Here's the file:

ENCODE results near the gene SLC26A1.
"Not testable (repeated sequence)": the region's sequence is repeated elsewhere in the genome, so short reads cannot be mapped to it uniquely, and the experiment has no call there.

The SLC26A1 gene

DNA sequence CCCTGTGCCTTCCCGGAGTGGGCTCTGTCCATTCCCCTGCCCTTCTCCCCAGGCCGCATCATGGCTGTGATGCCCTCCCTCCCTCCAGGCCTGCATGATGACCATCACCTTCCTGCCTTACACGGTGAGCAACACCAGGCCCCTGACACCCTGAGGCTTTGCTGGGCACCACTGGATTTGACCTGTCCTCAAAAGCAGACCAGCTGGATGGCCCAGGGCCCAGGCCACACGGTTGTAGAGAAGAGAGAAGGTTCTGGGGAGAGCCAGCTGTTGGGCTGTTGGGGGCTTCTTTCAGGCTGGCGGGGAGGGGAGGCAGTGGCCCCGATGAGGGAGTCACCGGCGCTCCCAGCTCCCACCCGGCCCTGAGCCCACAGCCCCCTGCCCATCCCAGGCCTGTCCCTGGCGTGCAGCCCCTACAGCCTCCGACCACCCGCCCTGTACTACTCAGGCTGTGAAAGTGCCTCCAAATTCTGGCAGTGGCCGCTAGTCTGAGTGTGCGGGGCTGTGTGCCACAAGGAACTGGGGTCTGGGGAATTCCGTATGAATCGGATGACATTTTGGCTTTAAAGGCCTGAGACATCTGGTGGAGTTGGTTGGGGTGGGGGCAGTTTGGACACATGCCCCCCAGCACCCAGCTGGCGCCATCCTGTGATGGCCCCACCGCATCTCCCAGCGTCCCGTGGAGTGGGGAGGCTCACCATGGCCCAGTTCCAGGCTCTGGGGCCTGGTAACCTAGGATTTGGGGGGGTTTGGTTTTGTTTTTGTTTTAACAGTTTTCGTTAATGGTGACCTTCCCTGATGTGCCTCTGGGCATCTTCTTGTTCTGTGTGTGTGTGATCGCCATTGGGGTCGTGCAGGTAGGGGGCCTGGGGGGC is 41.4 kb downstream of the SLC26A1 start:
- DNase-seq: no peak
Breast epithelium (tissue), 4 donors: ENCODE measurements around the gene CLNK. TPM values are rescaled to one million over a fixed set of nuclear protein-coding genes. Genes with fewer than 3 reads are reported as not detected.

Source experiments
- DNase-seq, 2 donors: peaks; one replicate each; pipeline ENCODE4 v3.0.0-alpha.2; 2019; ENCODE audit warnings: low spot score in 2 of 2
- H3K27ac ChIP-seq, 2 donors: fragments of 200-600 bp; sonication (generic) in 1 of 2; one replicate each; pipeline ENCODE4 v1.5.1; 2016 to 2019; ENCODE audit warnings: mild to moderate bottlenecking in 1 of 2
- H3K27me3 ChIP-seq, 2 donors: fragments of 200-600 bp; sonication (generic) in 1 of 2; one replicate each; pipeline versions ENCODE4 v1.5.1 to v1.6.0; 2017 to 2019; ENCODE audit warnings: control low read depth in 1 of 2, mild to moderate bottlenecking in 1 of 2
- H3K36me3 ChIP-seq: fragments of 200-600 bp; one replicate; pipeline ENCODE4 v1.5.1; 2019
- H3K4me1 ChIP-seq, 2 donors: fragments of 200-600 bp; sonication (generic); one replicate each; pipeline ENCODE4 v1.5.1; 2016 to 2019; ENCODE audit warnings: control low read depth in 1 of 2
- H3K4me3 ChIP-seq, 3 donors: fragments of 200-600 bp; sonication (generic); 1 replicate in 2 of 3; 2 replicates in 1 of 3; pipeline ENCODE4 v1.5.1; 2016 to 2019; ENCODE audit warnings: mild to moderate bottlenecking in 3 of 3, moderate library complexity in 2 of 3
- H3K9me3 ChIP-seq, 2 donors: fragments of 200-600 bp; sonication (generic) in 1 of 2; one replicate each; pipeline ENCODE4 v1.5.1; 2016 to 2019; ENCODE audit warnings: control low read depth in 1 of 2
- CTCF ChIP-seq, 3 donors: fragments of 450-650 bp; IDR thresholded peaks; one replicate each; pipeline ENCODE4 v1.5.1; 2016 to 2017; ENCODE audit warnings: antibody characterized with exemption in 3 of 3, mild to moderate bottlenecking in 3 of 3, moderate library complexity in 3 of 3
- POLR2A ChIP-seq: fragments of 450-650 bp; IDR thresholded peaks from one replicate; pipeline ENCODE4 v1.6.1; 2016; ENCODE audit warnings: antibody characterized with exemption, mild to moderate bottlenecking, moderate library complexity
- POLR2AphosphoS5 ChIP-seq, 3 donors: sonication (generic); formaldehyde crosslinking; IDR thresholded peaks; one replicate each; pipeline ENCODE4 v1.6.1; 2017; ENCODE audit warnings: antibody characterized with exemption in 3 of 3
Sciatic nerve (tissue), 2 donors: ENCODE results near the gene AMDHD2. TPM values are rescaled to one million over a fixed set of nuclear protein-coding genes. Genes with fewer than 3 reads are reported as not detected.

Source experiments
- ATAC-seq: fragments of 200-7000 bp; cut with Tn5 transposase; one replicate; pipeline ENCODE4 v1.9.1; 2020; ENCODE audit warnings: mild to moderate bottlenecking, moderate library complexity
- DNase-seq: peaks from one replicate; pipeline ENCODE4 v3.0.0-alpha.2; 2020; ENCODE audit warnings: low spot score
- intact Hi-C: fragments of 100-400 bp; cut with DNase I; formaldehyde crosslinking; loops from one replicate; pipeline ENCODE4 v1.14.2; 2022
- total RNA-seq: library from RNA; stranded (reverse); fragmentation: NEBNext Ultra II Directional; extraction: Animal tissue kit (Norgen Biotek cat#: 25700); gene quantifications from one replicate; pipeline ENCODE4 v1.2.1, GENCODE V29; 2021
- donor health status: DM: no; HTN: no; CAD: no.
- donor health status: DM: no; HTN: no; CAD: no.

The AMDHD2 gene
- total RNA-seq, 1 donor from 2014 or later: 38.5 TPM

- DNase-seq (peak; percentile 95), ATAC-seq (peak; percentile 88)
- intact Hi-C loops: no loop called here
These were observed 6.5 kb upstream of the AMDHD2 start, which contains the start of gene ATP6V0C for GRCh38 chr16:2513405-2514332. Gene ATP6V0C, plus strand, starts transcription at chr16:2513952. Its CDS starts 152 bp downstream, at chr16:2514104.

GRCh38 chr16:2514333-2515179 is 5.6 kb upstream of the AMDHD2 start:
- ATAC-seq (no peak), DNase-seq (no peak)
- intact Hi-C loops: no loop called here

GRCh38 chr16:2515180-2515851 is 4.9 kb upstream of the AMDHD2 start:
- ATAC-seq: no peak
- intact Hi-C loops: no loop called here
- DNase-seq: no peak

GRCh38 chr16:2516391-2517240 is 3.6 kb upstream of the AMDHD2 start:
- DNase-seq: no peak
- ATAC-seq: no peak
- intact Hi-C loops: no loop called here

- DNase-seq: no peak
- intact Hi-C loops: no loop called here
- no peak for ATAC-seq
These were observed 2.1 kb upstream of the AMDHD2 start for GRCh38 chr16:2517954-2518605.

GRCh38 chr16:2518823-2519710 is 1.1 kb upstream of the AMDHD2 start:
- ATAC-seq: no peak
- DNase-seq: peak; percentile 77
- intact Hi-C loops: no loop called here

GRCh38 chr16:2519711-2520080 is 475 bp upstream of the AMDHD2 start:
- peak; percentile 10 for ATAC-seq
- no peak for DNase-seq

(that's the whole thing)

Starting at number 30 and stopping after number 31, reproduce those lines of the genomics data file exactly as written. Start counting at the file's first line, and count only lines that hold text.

These were observed 6.5 kb upstream of the AMDHD2 start, which contains the start of gene ATP6V0C for GRCh38 chr16:2513405-2514332. Gene ATP6V0C, plus strand, starts transcription at chr16:2513952. Its CDS starts 152 bp downstream, at chr16:2514104.

GRCh38 chr16:2514333-2515179 is 5.6 kb upstream of the AMDHD2 start: